As Ontarians head to the polls today, the election will determine not only the province’s next premier, but the political fate of all party leaders.
Steven Del Duca, for example, has said that regardless of the results of tonight’s election, he will remain Liberal leader. But despite his intentions, it will likely be his party’s performance – and his own constituency battle – that could very well determine whether he remains at the helm.
Meanwhile, NDP Leader Andrea Horwath, who led the New Democrats in four elections, was vague this week when asked if she would fight to continue to lead, even if her party forms again. the official opposition.
CBC News spoke to political analysts for their observations on what’s at stake for key party leaders in this election.
An outright loss for Doug Ford would certainly be a politically devastating – albeit unlikely – outcome for the Progressive Conservative leader. But the prospect of leading a minority government would also be a blow.
“It’s an all-or-nothing election for Doug Ford,” said Andrew Steele, vice president of StrategyCorp and senior campaigner for the federal and Ontario Liberal parties.
“Whether [Ford was] below the majority threshold, it is almost impossible for any of the opposition parties to support it. The gulf between the opposition parties and the conservatives is immense. »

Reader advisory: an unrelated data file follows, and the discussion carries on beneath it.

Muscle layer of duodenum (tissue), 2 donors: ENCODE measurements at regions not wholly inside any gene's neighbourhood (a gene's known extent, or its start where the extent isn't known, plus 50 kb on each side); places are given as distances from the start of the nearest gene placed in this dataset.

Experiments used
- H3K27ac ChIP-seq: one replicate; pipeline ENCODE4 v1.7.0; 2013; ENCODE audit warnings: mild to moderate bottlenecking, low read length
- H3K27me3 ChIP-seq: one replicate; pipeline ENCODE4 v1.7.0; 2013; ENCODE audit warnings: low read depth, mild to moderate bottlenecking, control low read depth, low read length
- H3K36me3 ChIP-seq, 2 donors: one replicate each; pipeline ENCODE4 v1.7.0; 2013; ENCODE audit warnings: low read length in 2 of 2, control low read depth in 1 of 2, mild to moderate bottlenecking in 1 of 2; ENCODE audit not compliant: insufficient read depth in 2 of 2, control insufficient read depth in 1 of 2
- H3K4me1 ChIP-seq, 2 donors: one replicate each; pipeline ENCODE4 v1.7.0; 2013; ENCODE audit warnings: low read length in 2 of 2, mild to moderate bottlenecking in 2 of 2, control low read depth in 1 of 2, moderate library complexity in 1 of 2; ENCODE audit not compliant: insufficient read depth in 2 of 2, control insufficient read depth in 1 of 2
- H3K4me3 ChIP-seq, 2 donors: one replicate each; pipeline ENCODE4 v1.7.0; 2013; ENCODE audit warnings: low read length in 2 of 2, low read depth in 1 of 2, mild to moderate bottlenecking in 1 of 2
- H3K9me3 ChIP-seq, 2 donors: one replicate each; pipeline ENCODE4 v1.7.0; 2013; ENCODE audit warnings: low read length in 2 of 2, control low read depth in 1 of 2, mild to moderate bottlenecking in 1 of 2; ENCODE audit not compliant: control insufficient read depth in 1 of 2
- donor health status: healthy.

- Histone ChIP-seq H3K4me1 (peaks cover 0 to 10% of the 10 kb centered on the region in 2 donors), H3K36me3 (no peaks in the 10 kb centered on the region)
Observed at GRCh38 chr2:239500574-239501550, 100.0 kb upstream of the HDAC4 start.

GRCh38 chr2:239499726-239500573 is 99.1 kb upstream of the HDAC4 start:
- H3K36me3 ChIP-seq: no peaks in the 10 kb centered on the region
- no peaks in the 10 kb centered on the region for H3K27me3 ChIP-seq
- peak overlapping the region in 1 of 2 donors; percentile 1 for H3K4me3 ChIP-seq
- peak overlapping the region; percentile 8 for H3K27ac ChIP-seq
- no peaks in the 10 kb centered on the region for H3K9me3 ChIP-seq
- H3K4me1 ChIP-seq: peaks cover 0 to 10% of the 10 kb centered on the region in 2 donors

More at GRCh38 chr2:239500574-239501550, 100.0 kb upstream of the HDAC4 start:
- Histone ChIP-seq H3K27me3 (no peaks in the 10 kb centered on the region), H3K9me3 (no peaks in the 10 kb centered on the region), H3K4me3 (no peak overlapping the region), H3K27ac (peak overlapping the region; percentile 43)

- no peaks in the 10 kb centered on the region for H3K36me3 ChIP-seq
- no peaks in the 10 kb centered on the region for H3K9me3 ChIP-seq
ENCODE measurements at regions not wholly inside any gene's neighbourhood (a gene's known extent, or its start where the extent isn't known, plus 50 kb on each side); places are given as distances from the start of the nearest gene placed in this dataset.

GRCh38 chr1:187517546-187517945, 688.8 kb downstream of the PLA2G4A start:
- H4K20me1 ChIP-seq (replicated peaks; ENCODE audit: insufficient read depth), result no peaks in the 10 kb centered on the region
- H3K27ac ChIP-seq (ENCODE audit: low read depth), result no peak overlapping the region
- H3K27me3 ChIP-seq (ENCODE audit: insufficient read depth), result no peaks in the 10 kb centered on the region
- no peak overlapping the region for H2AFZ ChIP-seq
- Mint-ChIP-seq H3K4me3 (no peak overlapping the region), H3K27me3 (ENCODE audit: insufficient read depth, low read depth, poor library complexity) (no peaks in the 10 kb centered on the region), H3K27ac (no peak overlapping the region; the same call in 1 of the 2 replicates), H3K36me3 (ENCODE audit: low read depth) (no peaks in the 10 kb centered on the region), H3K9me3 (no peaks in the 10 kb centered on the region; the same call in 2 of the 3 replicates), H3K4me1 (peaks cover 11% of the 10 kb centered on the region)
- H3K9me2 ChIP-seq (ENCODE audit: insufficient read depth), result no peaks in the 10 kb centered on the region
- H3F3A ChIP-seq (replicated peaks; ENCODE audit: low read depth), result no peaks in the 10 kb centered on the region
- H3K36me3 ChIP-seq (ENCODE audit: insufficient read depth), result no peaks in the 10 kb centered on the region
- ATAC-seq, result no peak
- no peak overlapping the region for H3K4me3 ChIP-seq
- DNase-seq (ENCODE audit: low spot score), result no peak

But this scenario seems doubtful, as the polls indicate a majority victory for the Progressive Conservatives. And for Ford — who many political observers say has gone from political liability to political asset — any majority, no matter how small, will likely be seen as a major victory.
“There was a time when it was [thought] this government won’t even last four years.… It was enough, enough depressing within the party,” said Jaskaran Sandhu, a political organizer and strategist with State Strategy.
“I think he would view his re-election with a majority as vindication that Ontarians like what he’s offering,” said Peter Graefe, associate professor of political science at McMaster University in Hamilton.
Ford has emerged from a low number of polls to establish a coalition of support that is not just made up of liberal voters and traditional conservatives, but now also includes union endorsements, said Ginny Roth, a former strategist from PC Ontario who now works in government relations. for Crestview Strategy.